If your job role doesn't require you to spend large amounts of time entering text, and doesn't require vast quantities of information to be simultaneously available on screen, Surface is a perfectly valid option for a business user. If you're spending your time writing powerpoints, doing finance, entering data into a metro app, Surface Pro might be great.
The problem is that Visual Studio is a perfect example of an application that will pretty much always suck on a small screen. It's text heavy (so tablets are a bad input mechanism), it's information heavy (you have a solution explorer and a toolbar and an error dialog and lots of text) and it's going to be window-heavy as well since when you press F5 it's going to open other windows like browsers or Windows Forms.
Or to put it another way, given the fact that most development machines are big, have multiple monitors, fast CPUs and lots of hard disks, it's a bit astonishing that anyone ever thought that a device with a tiny screen, no keyboard by default, a design-focus on power management and a tiny disk to improve portability would ever be a good fit for that demographic of use.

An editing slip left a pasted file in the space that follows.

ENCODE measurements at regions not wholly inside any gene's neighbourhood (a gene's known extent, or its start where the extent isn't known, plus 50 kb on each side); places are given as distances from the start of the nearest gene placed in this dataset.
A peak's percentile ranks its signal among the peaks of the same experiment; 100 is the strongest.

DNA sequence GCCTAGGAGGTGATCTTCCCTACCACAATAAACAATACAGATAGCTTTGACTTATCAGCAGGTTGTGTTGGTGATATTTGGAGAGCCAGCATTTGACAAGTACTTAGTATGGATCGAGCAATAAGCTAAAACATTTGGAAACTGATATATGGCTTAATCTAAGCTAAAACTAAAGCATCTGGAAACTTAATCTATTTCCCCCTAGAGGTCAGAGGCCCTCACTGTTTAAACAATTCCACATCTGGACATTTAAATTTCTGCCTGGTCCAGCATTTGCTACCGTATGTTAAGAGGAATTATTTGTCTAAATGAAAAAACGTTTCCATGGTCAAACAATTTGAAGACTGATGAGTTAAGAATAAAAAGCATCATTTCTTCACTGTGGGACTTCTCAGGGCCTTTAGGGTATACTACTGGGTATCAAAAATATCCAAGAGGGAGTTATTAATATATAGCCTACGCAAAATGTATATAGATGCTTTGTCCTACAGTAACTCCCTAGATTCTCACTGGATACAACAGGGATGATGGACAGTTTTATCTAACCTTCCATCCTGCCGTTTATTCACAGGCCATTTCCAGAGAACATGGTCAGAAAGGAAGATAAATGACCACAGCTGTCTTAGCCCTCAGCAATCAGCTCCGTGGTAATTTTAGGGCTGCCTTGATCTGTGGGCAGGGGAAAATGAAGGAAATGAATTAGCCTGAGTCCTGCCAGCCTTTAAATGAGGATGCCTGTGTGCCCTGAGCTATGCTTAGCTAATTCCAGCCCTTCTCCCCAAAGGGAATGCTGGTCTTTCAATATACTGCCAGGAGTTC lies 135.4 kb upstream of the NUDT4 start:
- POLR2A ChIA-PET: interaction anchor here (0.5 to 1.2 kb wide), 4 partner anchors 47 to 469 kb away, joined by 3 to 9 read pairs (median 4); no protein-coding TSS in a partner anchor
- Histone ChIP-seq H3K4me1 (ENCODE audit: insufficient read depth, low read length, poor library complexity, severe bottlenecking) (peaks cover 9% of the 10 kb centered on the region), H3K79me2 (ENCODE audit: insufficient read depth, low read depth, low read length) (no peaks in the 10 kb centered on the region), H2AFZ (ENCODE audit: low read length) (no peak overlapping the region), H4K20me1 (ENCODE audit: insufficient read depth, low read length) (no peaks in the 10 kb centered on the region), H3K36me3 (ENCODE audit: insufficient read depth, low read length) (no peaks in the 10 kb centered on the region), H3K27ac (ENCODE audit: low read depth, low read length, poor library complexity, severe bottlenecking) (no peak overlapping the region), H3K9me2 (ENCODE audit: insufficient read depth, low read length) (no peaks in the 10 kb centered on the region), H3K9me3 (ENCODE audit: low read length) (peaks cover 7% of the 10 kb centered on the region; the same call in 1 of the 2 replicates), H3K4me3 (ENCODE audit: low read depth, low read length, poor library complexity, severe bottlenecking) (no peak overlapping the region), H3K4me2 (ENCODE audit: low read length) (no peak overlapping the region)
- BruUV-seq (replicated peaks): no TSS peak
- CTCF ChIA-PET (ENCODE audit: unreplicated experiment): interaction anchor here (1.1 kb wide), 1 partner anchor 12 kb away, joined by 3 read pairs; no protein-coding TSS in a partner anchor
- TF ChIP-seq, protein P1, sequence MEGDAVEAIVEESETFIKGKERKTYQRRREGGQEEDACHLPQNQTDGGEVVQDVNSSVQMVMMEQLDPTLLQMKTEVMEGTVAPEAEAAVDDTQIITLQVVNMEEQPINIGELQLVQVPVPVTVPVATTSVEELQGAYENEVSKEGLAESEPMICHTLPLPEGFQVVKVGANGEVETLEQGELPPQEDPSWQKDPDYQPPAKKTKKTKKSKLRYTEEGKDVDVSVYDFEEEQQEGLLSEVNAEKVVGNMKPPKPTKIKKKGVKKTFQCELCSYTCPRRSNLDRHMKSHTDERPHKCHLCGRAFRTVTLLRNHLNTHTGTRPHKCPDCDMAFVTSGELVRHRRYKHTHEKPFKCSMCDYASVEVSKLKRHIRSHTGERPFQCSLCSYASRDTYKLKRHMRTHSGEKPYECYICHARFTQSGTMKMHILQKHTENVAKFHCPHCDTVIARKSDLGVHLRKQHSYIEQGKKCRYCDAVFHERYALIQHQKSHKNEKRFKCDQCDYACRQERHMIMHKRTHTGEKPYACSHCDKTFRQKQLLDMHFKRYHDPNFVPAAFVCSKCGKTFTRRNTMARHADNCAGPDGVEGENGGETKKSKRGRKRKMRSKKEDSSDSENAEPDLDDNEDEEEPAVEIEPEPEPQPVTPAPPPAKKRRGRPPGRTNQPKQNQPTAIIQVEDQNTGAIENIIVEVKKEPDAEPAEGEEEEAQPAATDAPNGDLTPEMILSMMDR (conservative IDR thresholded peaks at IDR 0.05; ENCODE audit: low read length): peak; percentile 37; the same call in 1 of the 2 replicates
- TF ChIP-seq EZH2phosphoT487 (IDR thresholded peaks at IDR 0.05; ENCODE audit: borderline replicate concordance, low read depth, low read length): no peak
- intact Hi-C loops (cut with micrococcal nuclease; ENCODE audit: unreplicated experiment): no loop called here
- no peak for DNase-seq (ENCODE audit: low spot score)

That's not to say that the Surface isn't good for business customers. It's just to say if your business is writing code, it's bad fit for being your main development machine.
I can't tell you the number of devs I know that get by coding on 14" laptops. So it's not quite as bad as you make out. That said, we have a lot of devs here that do really serious development work with those 14" laptops by docking them, where they get full size keyboards, mice, multiple 24" monitors, etc. I can do the same with the Surface Pro. So, why shouldn't I expect to be able to use it this way? DeathByVisualStudio is claiming the HD space would prevent that, but I call BS there as well.